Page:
University graduate spearheads project to beautify Mogadishu

12 Aug 2017

University graduate spearheads project to beautify Mogadishu

Mogadishu - Mohamed Tahlil Mohamed is brimming over with ideas. The 27-year-old university graduate is one of the initiators of “City Flowers”, a youth-led project that seeks to erase the scars of war from the streets of the Somali capital and beautify the whole city.  

Started in July 2016, “City Flowers” mobilizes young people to clean up Mogadishu and make it a more livable city.

“We consulted each other on what changes we can bring as youth. We then came up with the initiative of flowers of peace. We started planting flowers along the main roads such as the Maka Al-Mukarama Road and other areas,” Mohamed explains.

As a driving force of this project, Mohamed is happy to see his efforts already paying off.  It is easy to spot manicured flower gardens alongside newly painted road kerbs, thanks to “City Flowers”.

“Flowers are attractive and symbolize peace,” Mohamed explains. “We made voluntary contributions of money and planted the flowers. Initially, the flower beds were not fenced, and animals grazed on the plants, destroying them. We then came up with ways to fence off the flower beds,” he adds.

Mohamed gets his motivation from a deeply felt need to restore the past glory of Mogadishu, of which he has heard many stories. Personally, Mohamed has no recollection of pre-war Somalia, having been born in 1990, a year before the civil war broke out.

A native of Cadaado in Galgadud region, Mohamed and his family experienced Somalia’s darkest years, choosing to remain in the country even at the height of the fighting.

He went to school in Mogadishu and later moved to Malaysia, where he obtained a Master’s Degree in Business Administration. Soon after his graduation, Mohamed returned to Somalia to help rebuild his country.

“We are young people who want to change the image of our city, the damage and ruins left by the civil war,” he says, emphasizing his resolve to give back to his country.  “I would like to see Mogadishu become like any other city in the world. We want to restore its beauty and completely remove the remnants of the civil war.”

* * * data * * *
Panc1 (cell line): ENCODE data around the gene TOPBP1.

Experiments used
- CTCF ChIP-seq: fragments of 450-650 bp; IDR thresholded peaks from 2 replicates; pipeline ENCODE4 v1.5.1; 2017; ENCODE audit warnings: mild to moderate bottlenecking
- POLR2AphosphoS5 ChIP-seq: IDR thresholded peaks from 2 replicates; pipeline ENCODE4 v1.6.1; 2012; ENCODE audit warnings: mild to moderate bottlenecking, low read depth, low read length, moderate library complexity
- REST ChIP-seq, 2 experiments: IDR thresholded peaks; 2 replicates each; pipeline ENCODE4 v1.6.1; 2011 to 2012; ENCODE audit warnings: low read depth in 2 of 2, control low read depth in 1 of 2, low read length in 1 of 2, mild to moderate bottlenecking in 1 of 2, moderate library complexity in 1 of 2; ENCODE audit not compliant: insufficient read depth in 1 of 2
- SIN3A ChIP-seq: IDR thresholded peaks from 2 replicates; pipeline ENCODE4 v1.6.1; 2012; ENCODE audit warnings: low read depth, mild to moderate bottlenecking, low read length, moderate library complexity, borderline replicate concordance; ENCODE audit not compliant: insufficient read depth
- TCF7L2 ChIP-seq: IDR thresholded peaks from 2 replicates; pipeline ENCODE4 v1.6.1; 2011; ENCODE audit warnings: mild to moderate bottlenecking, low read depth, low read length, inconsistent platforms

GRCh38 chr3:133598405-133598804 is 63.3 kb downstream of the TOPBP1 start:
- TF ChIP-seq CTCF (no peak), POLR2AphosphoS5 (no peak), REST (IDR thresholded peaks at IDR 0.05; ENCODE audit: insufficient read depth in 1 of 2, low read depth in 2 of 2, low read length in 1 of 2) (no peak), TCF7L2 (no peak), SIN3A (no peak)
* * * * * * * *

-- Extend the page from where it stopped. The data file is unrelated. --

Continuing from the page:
Mohamed is one of thousands of young Somalis who are changing the destiny of their country through social enterprises. With one of the youngest demographic profiles in the world, Somalia’s future depends on its youth, who constitute an estimated 81.5 per cent of the population.

Mohamed’s spirit of initiative and positive determination embodies the UN agenda for youth. The United Nations emphasizes the importance of youth participation in peacebuilding and development efforts in Somalia.

Apart from the city facelift, Mohamed and his youth group have also partnered with the Banadir Regional Administration, which governs Mogadishu city, to implement a road safety campaign. The initiative involves the marking and installation of road signs to promote the safety of pedestrians.

“When we wanted to paint a pedestrian crossing, I had to use instructions from ‘Google’ to learn how it is done,” Mohamed explains. Through sheer determination, the pedestrian crossings are now standardized.

Despite these efforts, there are skeptics. “Some people misunderstood the work that we do. When they see us planting flowers, they think we are funded by international non-governmental organizations. But I tell them that this is our country and we have to build it, without depending on support from outside. Every country is built by its people. It is our responsibility, not foreigners’, to rebuild Somalia,” he emphasizes.

Mohamed and his youth group plan to expand the beautification and road safety projects to state capitals across Somalia. In addition to these projects, the group also organizes games and other activities for young people.  Most recently, they organized a peace gala for youths from all of Mogadishu’s 17 districts.

“Through the gala, we bring together youth from the different neighborhoods of Mogadishu to play and get to know each other. This is part of peacebuilding and helps youth discover and explore their potential,” Mohamed remarks.

He adds that such activities encourage youths to maintain a healthy lifestyle and stay away from crime. “Our intention is to represent Somalia, build youth’s self-confidence and understanding that we are all important for the country and can contribute to its development,” he says.  

The UN officially recognizes youth development as one of the priorities of its mandate. In Somalia, the UN recognizes the crucial role young Somalis play as partners in the country's peace- and state building processes.